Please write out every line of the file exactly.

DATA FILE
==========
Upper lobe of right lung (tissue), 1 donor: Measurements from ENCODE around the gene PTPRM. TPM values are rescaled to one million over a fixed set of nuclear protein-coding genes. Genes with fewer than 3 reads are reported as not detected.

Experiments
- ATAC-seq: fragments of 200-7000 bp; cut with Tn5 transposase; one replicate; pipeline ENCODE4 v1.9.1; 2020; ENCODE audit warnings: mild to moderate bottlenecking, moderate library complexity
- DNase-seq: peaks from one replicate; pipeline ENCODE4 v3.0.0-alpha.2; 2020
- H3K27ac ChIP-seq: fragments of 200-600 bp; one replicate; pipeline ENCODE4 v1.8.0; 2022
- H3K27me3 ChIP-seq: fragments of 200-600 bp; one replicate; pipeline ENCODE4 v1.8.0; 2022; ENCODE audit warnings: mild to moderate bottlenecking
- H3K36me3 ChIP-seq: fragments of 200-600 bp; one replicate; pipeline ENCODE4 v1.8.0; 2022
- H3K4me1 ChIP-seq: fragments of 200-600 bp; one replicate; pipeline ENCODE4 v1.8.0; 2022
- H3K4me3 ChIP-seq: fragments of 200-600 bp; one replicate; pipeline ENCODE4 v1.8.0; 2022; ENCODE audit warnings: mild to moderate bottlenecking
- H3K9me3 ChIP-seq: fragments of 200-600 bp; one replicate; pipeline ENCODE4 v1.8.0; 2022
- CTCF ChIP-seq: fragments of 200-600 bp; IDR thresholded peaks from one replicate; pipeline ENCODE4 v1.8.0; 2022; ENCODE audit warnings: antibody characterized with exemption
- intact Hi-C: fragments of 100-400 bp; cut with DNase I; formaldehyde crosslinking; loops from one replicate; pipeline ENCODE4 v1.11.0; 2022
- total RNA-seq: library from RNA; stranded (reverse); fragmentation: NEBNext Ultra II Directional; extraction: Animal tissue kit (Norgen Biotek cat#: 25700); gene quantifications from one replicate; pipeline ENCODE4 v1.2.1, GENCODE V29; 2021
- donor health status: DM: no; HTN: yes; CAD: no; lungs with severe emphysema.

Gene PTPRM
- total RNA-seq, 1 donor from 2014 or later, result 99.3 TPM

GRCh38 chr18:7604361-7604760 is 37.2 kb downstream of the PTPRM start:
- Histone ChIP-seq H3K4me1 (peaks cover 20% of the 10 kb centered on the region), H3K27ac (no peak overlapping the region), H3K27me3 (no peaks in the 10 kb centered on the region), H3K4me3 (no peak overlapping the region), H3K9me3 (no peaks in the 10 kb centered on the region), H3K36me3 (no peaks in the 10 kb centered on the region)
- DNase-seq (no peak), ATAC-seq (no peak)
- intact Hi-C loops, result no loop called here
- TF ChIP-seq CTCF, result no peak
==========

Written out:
Upper lobe of right lung (tissue), 1 donor: Measurements from ENCODE around the gene PTPRM. TPM values are rescaled to one million over a fixed set of nuclear protein-coding genes. Genes with fewer than 3 reads are reported as not detected.

Experiments
- ATAC-seq: fragments of 200-7000 bp; cut with Tn5 transposase; one replicate; pipeline ENCODE4 v1.9.1; 2020; ENCODE audit warnings: mild to moderate bottlenecking, moderate library complexity
- DNase-seq: peaks from one replicate; pipeline ENCODE4 v3.0.0-alpha.2; 2020
- H3K27ac ChIP-seq: fragments of 200-600 bp; one replicate; pipeline ENCODE4 v1.8.0; 2022
- H3K27me3 ChIP-seq: fragments of 200-600 bp; one replicate; pipeline ENCODE4 v1.8.0; 2022; ENCODE audit warnings: mild to moderate bottlenecking
- H3K36me3 ChIP-seq: fragments of 200-600 bp; one replicate; pipeline ENCODE4 v1.8.0; 2022
- H3K4me1 ChIP-seq: fragments of 200-600 bp; one replicate; pipeline ENCODE4 v1.8.0; 2022
- H3K4me3 ChIP-seq: fragments of 200-600 bp; one replicate; pipeline ENCODE4 v1.8.0; 2022; ENCODE audit warnings: mild to moderate bottlenecking
- H3K9me3 ChIP-seq: fragments of 200-600 bp; one replicate; pipeline ENCODE4 v1.8.0; 2022
- CTCF ChIP-seq: fragments of 200-600 bp; IDR thresholded peaks from one replicate; pipeline ENCODE4 v1.8.0; 2022; ENCODE audit warnings: antibody characterized with exemption
- intact Hi-C: fragments of 100-400 bp; cut with DNase I; formaldehyde crosslinking; loops from one replicate; pipeline ENCODE4 v1.11.0; 2022
- total RNA-seq: library from RNA; stranded (reverse); fragmentation: NEBNext Ultra II Directional; extraction: Animal tissue kit (Norgen Biotek cat#: 25700); gene quantifications from one replicate; pipeline ENCODE4 v1.2.1, GENCODE V29; 2021
- donor health status: DM: no; HTN: yes; CAD: no; lungs with severe emphysema.

Gene PTPRM
- total RNA-seq, 1 donor from 2014 or later, result 99.3 TPM

GRCh38 chr18:7604361-7604760 is 37.2 kb downstream of the PTPRM start:
- Histone ChIP-seq H3K4me1 (peaks cover 20% of the 10 kb centered on the region), H3K27ac (no peak overlapping the region), H3K27me3 (no peaks in the 10 kb centered on the region), H3K4me3 (no peak overlapping the region), H3K9me3 (no peaks in the 10 kb centered on the region), H3K36me3 (no peaks in the 10 kb centered on the region)
- DNase-seq (no peak), ATAC-seq (no peak)
- intact Hi-C loops, result no loop called here
- TF ChIP-seq CTCF, result no peak